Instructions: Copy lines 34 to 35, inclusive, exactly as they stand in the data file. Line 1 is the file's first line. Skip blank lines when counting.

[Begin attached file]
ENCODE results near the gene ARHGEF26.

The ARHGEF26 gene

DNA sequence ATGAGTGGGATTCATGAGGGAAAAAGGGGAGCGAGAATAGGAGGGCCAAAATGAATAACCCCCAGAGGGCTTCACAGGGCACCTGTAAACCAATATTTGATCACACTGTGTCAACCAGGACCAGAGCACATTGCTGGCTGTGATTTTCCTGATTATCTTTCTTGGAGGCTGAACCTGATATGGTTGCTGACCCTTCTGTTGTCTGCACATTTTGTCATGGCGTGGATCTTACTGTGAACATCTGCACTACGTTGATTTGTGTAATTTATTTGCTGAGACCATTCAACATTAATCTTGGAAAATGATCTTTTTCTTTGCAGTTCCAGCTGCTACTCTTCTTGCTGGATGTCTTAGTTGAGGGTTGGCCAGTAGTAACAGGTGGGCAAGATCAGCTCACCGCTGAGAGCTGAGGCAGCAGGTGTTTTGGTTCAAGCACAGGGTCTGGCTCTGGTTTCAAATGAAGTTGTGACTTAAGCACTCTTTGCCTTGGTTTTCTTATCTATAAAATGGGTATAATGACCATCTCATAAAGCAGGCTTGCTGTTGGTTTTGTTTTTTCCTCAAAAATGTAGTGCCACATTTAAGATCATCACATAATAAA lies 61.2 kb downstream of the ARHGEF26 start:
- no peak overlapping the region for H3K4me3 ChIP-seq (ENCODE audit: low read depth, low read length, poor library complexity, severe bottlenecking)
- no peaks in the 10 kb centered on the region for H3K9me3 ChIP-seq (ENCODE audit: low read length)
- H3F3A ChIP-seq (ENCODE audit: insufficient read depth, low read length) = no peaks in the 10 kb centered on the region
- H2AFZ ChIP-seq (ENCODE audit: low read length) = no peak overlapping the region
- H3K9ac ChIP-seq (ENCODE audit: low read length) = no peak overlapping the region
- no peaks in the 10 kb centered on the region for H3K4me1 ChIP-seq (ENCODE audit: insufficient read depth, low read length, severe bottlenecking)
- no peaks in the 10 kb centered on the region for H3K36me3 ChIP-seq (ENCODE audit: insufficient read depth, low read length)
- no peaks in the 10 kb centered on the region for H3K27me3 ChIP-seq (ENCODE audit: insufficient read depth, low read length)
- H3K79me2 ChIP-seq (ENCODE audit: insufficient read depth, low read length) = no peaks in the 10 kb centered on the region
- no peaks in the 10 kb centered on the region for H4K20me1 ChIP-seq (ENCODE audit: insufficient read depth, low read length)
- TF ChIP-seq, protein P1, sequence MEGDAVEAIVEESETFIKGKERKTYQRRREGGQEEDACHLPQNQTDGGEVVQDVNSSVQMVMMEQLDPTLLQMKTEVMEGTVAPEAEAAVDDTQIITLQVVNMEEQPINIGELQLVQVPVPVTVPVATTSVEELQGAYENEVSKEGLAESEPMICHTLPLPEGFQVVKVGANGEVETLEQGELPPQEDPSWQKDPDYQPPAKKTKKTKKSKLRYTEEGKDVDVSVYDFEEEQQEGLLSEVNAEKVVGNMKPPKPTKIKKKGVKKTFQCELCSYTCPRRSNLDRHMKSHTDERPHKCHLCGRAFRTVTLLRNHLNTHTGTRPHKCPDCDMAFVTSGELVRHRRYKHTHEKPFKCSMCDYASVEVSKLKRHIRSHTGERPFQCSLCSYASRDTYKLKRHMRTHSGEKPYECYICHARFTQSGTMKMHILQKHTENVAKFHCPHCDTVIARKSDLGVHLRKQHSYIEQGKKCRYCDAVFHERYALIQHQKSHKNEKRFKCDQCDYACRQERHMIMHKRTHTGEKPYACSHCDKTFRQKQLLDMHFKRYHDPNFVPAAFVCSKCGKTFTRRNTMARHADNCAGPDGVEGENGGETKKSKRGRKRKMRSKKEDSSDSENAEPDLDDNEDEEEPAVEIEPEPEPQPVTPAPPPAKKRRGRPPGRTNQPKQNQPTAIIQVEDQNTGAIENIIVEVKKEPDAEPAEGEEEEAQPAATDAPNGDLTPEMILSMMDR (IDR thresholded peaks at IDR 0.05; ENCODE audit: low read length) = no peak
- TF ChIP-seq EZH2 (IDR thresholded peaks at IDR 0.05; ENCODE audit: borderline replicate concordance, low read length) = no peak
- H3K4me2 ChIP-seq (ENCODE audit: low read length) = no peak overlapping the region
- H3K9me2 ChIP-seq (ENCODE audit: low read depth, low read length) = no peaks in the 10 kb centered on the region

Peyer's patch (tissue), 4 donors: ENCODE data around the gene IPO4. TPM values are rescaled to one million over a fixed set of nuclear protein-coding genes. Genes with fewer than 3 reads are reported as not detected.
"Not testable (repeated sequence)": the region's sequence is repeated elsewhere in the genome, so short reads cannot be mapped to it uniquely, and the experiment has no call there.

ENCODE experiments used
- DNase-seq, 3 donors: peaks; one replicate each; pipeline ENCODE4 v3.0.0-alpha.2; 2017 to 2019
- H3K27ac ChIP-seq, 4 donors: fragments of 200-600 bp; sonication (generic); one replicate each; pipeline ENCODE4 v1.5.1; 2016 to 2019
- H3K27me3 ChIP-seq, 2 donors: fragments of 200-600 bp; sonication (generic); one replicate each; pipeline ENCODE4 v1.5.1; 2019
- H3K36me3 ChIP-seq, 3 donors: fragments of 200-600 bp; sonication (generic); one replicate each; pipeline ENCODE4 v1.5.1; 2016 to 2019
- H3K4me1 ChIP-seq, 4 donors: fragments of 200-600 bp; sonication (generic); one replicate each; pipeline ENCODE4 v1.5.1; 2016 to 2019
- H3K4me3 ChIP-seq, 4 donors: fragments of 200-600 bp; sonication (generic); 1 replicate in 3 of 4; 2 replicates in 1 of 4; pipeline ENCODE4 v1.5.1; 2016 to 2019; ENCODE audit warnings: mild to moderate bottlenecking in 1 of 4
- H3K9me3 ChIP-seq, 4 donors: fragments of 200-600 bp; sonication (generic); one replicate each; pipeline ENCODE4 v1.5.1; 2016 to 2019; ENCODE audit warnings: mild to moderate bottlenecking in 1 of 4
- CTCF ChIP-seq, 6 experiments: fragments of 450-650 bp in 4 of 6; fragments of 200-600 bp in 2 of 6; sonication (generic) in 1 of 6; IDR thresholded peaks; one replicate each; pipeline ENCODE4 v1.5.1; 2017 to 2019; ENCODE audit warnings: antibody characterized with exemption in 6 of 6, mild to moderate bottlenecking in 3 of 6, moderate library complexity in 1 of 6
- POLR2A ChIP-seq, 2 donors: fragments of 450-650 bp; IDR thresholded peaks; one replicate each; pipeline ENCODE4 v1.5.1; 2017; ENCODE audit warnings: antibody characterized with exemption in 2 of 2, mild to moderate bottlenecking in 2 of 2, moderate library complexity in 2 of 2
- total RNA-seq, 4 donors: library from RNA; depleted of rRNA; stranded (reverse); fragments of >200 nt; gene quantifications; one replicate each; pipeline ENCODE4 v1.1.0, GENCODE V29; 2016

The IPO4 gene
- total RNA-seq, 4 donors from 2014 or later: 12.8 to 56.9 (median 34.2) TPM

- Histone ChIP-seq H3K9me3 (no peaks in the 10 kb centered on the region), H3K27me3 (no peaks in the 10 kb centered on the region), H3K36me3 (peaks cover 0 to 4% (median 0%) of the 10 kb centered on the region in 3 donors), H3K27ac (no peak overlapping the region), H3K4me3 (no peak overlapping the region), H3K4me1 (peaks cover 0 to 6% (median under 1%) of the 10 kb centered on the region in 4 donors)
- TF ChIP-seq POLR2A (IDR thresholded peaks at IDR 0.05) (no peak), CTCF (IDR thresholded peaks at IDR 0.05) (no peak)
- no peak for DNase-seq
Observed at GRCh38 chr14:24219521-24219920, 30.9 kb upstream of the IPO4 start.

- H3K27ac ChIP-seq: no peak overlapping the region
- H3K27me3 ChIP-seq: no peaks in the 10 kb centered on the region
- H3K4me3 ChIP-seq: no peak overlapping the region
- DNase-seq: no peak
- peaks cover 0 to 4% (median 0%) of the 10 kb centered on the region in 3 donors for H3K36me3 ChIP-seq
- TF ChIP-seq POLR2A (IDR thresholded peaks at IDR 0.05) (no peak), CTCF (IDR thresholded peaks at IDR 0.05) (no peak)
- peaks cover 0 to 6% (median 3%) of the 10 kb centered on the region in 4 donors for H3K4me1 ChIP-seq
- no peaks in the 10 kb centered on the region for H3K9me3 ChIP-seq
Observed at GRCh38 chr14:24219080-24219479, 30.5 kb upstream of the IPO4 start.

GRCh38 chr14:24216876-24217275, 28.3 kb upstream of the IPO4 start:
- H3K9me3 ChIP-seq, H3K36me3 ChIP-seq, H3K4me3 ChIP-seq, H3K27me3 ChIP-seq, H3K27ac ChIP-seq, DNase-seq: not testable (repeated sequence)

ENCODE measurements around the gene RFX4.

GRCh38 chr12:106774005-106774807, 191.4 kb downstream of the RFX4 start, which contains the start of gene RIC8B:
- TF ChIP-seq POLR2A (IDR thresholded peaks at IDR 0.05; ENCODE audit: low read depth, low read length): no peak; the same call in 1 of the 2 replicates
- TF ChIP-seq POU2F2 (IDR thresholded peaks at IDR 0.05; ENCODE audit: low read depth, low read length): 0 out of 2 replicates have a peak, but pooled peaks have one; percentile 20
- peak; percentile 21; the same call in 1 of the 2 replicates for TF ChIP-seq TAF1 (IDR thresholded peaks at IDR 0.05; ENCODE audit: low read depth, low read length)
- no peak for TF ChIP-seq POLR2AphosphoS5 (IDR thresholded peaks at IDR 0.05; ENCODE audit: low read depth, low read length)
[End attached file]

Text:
- TF ChIP-seq POLR2A (IDR thresholded peaks at IDR 0.05) (no peak), CTCF (IDR thresholded peaks at IDR 0.05) (no peak)
- no peak for DNase-seq